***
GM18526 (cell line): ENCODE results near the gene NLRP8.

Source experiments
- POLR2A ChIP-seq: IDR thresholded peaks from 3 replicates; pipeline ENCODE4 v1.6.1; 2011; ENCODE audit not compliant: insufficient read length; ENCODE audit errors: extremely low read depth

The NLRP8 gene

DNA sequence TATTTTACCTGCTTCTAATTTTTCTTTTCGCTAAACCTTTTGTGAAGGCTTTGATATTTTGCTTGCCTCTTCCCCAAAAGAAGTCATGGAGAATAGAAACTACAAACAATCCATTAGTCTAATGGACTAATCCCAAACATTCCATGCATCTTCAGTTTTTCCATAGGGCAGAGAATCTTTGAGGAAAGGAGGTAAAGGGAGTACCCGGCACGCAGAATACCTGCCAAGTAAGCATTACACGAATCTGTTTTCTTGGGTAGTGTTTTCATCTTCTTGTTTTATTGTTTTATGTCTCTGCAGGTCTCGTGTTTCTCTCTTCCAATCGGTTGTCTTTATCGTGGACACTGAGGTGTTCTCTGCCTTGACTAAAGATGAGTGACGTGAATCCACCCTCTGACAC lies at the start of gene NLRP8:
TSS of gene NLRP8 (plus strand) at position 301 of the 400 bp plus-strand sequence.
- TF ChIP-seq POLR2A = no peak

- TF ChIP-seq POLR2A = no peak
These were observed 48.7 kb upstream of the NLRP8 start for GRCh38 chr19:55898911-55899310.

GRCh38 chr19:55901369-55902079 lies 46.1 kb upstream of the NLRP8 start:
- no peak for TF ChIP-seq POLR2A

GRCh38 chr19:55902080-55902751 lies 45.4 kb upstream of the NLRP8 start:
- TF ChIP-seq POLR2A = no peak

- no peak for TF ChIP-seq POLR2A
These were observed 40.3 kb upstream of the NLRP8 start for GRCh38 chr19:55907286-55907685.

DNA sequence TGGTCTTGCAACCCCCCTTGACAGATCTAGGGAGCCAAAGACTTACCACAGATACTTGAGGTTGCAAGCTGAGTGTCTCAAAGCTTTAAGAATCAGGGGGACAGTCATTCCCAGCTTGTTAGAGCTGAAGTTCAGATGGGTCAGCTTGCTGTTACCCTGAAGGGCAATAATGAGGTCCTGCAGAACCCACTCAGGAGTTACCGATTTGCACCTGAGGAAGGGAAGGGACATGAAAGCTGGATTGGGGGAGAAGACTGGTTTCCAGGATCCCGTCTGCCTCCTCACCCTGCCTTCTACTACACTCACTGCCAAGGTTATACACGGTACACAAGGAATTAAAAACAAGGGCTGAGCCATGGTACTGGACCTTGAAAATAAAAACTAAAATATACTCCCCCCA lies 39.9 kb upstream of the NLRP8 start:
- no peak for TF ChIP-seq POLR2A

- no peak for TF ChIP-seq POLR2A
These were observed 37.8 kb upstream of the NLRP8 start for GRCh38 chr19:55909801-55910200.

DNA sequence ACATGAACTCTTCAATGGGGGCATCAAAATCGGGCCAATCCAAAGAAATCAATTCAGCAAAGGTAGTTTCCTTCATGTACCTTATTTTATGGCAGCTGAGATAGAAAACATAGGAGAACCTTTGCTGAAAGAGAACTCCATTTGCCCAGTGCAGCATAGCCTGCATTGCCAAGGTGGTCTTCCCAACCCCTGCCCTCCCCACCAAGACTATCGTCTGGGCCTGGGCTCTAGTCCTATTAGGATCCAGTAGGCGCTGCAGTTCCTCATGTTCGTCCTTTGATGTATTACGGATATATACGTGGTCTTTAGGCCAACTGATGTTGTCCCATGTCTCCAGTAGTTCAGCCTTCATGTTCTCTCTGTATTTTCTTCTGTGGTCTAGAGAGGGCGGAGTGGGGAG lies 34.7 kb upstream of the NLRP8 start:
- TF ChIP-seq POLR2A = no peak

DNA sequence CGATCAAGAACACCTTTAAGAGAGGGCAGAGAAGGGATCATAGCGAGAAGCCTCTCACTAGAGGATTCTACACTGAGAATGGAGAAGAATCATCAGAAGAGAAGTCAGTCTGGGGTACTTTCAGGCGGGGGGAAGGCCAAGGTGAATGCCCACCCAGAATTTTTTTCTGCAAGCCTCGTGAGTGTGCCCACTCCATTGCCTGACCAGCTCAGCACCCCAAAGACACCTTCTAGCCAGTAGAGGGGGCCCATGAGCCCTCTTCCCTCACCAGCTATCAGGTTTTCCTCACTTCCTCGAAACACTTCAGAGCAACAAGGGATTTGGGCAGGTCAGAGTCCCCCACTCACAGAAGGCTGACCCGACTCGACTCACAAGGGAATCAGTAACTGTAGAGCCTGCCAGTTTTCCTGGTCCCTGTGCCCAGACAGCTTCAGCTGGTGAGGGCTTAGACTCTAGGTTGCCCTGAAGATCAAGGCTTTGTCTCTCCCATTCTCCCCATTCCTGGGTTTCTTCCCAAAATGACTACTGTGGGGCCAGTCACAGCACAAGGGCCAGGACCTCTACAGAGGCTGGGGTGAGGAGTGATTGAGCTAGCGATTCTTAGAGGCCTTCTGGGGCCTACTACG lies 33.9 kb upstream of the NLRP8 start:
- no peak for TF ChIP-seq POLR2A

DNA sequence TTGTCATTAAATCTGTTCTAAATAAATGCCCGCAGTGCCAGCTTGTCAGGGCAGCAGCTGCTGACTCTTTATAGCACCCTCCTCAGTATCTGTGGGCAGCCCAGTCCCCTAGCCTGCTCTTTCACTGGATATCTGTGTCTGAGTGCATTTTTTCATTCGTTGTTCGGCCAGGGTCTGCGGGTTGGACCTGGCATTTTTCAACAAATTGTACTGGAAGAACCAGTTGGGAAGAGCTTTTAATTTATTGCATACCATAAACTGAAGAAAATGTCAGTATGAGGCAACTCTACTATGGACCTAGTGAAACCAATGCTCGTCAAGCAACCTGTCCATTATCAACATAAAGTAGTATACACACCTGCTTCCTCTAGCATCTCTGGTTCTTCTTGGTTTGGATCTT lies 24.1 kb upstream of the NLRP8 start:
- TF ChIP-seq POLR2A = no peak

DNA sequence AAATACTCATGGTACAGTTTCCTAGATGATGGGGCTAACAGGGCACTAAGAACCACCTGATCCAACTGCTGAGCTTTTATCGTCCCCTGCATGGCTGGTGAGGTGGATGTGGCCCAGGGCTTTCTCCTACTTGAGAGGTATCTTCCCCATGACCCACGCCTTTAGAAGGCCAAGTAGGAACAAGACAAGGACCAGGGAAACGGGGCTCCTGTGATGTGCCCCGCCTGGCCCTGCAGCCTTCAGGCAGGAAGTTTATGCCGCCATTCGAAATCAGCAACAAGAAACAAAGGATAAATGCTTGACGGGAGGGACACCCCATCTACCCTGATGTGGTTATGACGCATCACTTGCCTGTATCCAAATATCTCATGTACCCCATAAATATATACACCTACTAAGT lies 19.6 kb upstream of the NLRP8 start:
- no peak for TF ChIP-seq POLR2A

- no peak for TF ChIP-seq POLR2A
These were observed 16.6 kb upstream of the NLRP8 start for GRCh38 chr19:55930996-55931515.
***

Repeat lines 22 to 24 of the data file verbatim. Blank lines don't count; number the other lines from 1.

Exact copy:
DNA sequence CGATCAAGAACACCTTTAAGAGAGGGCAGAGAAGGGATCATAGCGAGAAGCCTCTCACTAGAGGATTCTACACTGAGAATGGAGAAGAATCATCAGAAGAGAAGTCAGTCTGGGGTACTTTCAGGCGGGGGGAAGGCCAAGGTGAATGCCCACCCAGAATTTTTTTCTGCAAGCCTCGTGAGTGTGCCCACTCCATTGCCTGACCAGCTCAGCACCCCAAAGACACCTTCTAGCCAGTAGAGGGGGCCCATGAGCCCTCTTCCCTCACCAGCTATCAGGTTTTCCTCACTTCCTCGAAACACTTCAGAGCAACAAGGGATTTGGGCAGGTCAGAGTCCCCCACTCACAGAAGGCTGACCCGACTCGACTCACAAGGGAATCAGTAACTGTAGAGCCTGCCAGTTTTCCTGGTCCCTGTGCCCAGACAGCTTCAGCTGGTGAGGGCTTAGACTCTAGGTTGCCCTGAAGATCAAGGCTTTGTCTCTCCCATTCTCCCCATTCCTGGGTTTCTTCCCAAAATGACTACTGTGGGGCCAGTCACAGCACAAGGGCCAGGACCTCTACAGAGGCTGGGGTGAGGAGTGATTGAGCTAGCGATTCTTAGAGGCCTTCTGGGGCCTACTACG lies 33.9 kb upstream of the NLRP8 start:
- no peak for TF ChIP-seq POLR2A

DNA sequence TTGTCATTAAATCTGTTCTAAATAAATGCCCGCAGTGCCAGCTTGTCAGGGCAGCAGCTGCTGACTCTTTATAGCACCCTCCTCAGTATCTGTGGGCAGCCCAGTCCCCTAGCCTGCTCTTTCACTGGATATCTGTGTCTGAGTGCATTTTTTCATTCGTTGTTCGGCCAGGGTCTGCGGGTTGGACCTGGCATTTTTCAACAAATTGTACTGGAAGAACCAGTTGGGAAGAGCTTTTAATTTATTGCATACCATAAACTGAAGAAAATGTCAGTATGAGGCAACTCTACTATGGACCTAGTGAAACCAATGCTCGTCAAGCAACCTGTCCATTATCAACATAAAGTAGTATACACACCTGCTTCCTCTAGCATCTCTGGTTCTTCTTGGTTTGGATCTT lies 24.1 kb upstream of the NLRP8 start: